blow

1
[ bloh ]
/ bloʊ /
|||

noun

a sudden, hard stroke with a hand, fist, or weapon: a blow to the head.
a sudden shock, calamity, reversal, etc.: His wife's death was a terrible blow to him.
a sudden attack or drastic action: The invaders struck a blow to the south.

Nearby words

  1. blouse,
  2. blouson,
  3. blousy,
  4. bloviate,
  5. bloviation,
  6. blow a fuse,
  7. blow away,
  8. blow by blow,
  9. blow down,
  10. blow fly

Idioms

Origin of blow

1
1425–75; late Middle English blaw, northern form representing later blowe; akin to Old High German bliuwan, Gothic bliggwan to beat

Synonym study

1, 2. Blow, stroke, hit, slap refer to a sudden or forceful impact, but differ in their literal and figurative uses. Blow emphasizes the violence of the impact and, figuratively, adverse fortune: a blow from a hammer; a blow to one's hopes. Stroke emphasizes movement as well as impact; it indicates precision or, figuratively, either good fortune or sudden or unexpected pain or misfortune: the stroke of a piston; a stroke of luck, of lightning; a paralytic stroke. Hit, in its current uses, emphasizes the successful result of a literal or figurative blow, impact, or impression, for example in baseball, social life, the theater: a two-base hit; to make a hit with someone; a smash hit. Slap, a blow with the open hand or with something flat, emphasizes the instrument with which the blow is delivered and, often, the resulting sound; figuratively, it connotes an unfriendly or sarcastic statement, action, or attitude: Her coldness was like a slap in the face; the slap of a beaver's tail on the water.

Origin of blow

2
before 1000; Middle English blowen (v.), Old English blāwan; cognate with Latin flāre to blow

blow

3
[ bloh ]
/ bloʊ /

noun

a yield or display of blossoms: the lilac's lavender blows.
a display of anything bright or brilliant: a rich, full blow of color.
state of blossoming; a flowering: a border of tulips in full blow.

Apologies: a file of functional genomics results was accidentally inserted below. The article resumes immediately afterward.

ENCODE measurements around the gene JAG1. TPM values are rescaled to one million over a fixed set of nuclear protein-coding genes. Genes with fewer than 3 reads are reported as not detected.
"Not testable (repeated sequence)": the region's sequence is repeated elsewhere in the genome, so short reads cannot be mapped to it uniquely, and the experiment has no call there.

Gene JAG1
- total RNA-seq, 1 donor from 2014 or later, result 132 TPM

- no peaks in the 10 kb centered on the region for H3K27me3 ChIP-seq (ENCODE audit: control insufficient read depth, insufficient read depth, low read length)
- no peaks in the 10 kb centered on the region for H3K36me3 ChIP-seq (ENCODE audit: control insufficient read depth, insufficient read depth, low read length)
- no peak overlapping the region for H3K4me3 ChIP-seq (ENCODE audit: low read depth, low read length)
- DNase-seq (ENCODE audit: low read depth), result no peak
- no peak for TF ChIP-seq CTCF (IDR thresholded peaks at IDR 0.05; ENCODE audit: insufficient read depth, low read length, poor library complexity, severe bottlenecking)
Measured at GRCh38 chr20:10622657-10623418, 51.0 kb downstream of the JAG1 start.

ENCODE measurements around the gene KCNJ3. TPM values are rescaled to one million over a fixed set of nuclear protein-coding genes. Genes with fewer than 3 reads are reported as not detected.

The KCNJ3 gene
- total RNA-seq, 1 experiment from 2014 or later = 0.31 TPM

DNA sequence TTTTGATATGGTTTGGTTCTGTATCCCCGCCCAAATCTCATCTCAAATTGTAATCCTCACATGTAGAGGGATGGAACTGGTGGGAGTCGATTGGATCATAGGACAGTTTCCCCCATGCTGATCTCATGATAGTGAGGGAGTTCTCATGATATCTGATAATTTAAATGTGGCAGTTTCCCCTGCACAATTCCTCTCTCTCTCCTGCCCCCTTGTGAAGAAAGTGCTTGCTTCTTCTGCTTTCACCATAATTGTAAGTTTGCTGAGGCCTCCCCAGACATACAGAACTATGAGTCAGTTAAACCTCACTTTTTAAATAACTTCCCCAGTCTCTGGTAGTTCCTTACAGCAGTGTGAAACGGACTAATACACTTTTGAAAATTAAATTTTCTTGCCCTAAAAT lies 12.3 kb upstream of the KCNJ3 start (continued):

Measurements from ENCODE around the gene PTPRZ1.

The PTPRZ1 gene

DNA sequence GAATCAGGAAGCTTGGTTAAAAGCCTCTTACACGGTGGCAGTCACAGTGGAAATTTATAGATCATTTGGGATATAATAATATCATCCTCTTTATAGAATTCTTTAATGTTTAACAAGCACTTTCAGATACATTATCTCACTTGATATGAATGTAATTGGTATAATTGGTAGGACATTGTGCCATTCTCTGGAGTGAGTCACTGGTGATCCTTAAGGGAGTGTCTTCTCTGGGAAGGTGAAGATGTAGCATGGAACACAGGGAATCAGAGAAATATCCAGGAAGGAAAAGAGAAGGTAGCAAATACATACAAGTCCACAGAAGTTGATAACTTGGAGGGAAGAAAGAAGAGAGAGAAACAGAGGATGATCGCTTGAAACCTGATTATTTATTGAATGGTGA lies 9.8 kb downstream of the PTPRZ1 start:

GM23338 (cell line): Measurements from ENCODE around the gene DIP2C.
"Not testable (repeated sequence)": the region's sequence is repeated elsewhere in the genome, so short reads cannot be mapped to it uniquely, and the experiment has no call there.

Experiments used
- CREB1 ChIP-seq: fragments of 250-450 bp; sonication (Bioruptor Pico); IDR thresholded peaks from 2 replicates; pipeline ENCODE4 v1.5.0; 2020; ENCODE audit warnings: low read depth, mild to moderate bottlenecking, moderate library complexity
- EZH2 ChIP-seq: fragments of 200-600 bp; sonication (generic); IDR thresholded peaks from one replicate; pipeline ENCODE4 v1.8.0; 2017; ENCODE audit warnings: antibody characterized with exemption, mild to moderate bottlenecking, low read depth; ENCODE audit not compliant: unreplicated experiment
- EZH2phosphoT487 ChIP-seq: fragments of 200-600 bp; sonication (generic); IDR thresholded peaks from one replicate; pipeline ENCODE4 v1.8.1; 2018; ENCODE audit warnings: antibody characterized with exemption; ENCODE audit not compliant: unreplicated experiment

verb (used with or without object), blew, blown, blow·ing.

Archaic. to blossom or cause to blossom.

Origin of blow

3
before 1000; Middle English blowen (v.), Old English blōwan; akin to German blühen to bloom, Latin flōs flower

Dictionary.com Unabridged Based on the Random House Unabridged Dictionary, © Random House, Inc. 2019

Examples from the Web for blow


British Dictionary definitions for blow

blow

1
/ (bləʊ) /

verb blows, blowing, blew or blown

noun


Word Origin for blow

Old English blāwan, related to Old Norse blǣr gust of wind, Old High German blāen, Latin flāre

noun

a powerful or heavy stroke with the fist, a weapon, etc
at one blow or at a blow by or with only one action; all at one time
a sudden setback; unfortunate eventto come as a blow
come to blows
  1. to fight
  2. to result in a fight
an attacking actiona blow for freedom
Australian and NZ a stroke of the shears in sheep-shearing

Word Origin for blow

C15: probably of Germanic origin; compare Old High German bliuwan to beat

verb blows, blowing, blew or blown

(intr) (of a plant or flower) to blossom or open out
(tr) to produce (flowers)

noun

a mass of blossoms
the state or period of blossoming (esp in the phrase in full blow)

Word Origin for blow

Old English blōwan; related to Old Frisian blōia to bloom, Old High German bluoen, Latin flōs flower; see bloom 1

Collins English Dictionary - Complete & Unabridged 2012 Digital Edition © William Collins Sons & Co. Ltd. 1979, 1986 © HarperCollins Publishers 1998, 2000, 2003, 2005, 2006, 2007, 2009, 2012

Word Origin and History for blow
Online Etymology Dictionary, © 2010 Douglas Harper

Idioms and Phrases with blow

blow

In addition to the idioms beginning with blow

  • blow a fuse
  • blow away
  • blow by blow
  • blow hot and cold
  • blow in
  • blow it
  • blow off
  • blow off steam
  • blow one's brains out
  • blow one's cool
  • blow one's cover
  • blow one's mind
  • blow one's own horn
  • blow one's top
  • blow out
  • blow over
  • blow sky-high
  • blow someone to
  • blow the lid off
  • blow the whistle on
  • blow up

also see:

  • at one stroke (blow)
  • body blow
  • come to blows
  • keep (blow) one's cool
  • low blow
  • way the wind blows
The American Heritage® Idioms Dictionary Copyright © 2002, 2001, 1995 by Houghton Mifflin Harcourt Publishing Company. Published by Houghton Mifflin Harcourt Publishing Company.